Warm welcome in the capital of cool
Friday, 30 March 2012
Serbian capital Belgrade has a lot in common with Belfast, it’s just emerged from a long and bitter conflict. But it’s also a bit of a party capital, as SHARON HALL discovered recently...
BELGRADE was recently named the new city of Cool. Also, the new New York. Oh Yeah? This is the land associated with communism. Tito – tagged as a dictator. Milosovich - a monster, tried indeed for war crimes. So Belgrade - Cool ? How?
Anyone from a city like Belfast synonymous with “The Troubles" and that ship that sank, will know well how it could be. A city emerging from recent violence certainly can't rely on a pretty face alone. The scars can give texture to a place but - Cool?
It's a three-hour hop from the UK to Belgrade, and once you are there you can leave your euro and sterling woes behind as the Serbian dinar goes a long way, so that's pretty cool for starters.
Belgrade is situated on the confluence of the Sava and Danube rivers. They say it's as far West you can go in the East and as far East you can go in the West so, as a gateway to everywhere, it inevitably has a violent and turbulent history. It dates back to the 4th century BC, when the area was settled by Celtic tribes, hmm, not a good sign perhaps, of a peaceful future.
The Ottoman's held it until 1878, and when Serbia got its independence, Belgrade became the capital.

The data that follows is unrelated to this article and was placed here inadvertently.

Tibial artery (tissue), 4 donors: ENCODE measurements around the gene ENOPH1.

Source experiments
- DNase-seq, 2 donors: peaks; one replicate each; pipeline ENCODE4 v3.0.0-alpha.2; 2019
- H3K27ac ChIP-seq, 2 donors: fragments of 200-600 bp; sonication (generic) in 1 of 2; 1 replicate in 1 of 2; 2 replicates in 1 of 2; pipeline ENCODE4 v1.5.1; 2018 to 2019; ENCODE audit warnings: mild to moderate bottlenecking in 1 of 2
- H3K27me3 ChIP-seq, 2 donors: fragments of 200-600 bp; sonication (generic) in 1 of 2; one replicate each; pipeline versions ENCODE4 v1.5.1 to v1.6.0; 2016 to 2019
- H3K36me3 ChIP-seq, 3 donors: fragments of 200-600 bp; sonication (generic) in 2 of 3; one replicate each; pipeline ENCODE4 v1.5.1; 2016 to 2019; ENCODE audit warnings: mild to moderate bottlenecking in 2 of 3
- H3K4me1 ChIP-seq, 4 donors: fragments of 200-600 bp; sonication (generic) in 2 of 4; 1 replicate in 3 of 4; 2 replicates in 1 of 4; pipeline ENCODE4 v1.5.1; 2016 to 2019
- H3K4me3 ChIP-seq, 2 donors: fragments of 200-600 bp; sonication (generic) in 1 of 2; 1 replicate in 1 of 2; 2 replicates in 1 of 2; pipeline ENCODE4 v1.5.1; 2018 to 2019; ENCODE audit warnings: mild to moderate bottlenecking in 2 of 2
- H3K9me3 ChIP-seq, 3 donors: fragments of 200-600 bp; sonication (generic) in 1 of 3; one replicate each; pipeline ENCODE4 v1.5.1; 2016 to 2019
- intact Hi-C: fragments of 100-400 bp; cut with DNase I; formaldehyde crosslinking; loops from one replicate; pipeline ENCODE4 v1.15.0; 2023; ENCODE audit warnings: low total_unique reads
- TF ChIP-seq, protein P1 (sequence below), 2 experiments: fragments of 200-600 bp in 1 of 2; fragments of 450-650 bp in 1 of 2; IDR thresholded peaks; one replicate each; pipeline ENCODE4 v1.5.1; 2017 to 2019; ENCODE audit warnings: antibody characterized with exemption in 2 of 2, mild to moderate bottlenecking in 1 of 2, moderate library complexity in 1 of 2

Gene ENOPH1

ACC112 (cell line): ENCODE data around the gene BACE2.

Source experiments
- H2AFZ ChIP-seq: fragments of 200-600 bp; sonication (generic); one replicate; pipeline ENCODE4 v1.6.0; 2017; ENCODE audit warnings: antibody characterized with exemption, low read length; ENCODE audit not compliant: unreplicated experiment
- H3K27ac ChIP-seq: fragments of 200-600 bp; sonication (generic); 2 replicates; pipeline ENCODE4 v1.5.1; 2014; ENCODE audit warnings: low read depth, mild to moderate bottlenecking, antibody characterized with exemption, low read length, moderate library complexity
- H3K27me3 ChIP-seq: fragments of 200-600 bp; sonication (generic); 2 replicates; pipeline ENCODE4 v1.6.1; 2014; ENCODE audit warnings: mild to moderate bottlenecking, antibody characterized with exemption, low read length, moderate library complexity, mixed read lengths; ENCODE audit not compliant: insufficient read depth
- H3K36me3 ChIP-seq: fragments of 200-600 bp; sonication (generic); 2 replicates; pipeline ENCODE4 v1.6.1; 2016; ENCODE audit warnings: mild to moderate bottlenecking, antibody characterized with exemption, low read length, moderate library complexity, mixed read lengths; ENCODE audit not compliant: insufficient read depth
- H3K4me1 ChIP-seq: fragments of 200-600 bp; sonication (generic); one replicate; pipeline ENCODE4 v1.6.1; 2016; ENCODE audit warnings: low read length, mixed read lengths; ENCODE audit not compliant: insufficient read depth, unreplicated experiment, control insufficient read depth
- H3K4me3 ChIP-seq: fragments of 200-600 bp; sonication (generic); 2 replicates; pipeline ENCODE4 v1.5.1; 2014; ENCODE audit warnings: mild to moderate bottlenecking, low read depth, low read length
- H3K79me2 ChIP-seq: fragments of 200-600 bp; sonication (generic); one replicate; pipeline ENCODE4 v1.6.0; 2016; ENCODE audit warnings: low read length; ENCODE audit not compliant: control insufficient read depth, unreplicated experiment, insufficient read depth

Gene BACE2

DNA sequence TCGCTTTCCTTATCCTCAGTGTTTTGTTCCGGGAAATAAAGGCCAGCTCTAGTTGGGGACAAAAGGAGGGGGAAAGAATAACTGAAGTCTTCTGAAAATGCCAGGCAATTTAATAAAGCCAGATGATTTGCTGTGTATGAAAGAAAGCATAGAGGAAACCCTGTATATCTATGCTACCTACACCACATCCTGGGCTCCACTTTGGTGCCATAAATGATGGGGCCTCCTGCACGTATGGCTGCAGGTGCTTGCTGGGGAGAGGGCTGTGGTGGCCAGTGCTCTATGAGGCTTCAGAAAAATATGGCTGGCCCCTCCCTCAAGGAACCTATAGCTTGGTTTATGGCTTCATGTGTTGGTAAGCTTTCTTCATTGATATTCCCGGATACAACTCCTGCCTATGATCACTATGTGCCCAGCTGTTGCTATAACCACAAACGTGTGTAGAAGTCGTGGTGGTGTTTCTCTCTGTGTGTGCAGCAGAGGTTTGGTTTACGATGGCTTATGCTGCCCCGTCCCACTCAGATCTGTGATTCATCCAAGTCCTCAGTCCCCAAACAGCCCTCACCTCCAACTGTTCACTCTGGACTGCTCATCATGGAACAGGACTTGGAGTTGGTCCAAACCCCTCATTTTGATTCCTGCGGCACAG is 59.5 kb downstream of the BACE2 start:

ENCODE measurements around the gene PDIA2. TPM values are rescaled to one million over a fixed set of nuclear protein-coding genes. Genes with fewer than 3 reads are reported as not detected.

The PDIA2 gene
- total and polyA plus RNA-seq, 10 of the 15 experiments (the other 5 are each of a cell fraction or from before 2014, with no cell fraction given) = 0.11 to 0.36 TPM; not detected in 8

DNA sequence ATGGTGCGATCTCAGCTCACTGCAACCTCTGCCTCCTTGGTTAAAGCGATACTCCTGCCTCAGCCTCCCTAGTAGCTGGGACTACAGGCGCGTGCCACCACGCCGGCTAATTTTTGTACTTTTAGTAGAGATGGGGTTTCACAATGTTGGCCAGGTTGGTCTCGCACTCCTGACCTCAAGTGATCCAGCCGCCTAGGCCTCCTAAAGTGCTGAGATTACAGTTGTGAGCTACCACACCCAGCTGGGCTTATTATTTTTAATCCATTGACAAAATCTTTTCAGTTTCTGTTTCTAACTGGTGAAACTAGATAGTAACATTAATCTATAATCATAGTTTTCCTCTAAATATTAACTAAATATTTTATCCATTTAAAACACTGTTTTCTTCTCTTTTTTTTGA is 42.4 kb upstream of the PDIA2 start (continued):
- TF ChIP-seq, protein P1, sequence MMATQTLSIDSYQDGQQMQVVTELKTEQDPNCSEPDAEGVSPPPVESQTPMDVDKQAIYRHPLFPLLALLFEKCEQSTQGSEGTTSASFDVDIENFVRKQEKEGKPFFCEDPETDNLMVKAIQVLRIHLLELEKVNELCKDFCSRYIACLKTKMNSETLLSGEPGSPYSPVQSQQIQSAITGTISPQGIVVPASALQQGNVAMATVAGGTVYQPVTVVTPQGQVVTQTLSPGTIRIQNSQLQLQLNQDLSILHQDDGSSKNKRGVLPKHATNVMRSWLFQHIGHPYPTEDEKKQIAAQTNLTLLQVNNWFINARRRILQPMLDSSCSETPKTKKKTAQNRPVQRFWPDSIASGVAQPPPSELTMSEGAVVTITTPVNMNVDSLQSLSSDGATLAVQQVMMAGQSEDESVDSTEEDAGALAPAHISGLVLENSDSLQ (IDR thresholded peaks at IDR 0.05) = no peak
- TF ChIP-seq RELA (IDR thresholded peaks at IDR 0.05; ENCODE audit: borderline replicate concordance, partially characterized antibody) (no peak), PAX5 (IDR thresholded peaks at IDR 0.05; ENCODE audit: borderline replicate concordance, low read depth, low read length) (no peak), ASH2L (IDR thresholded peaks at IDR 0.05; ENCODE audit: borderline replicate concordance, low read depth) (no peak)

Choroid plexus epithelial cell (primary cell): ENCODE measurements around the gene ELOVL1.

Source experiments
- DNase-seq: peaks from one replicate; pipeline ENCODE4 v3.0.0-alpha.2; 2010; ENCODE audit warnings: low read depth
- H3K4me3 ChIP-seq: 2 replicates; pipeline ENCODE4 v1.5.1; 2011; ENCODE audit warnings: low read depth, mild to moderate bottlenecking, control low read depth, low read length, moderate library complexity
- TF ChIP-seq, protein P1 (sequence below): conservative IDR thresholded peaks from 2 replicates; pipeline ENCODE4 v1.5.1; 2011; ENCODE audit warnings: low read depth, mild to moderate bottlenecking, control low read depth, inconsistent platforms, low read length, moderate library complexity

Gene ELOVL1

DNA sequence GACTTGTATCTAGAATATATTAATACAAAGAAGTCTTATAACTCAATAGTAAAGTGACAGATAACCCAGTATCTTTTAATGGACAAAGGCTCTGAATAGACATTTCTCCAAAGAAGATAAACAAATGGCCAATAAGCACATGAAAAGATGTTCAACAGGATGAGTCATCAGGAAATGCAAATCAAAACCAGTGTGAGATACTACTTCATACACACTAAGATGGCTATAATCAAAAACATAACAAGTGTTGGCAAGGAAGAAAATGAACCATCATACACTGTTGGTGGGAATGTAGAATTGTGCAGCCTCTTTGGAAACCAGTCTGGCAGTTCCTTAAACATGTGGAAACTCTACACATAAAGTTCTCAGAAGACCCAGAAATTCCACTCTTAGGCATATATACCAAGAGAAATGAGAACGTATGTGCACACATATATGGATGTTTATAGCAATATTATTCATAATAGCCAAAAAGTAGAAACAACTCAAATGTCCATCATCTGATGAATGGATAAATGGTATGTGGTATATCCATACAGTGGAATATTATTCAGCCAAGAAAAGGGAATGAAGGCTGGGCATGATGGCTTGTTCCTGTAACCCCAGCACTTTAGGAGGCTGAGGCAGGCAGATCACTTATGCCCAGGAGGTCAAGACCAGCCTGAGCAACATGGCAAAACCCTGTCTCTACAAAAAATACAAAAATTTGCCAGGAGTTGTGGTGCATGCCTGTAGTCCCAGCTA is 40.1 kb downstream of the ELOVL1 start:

PLACES OF INTEREST
(Apart from the bars, clubs and restaurants)
During the daytime, if you actually manage to see any of it, stroll along the medieval Prince Michael Street, (named for the most enlightened ruler of Serbia) and up to the city's Kalemegdan fortress which is as good a position as any to ponder the layers of history that define this place. Perched on rocks above the confluence of the Danube and Sava , Belgrade has been conquered 77 times and destroyed and rebuilt during its 7,000-year history. I began to see why this city would become famous for partying.
After the First World War, Belgrade became the seat of the Kingdom of Serbs, Croats and Slovenes and in 1929, the country changed name to the Kingdom of Yugoslavia under Tito who, strangely to us perhaps, is revered as something of a hero here, perhaps because he held the whole shooting gallery together.
To read the rest of Sharon Hall's feature on her trip to Belgrade and see all the pictures, pick up a copy of Northern Ireland Travel News...
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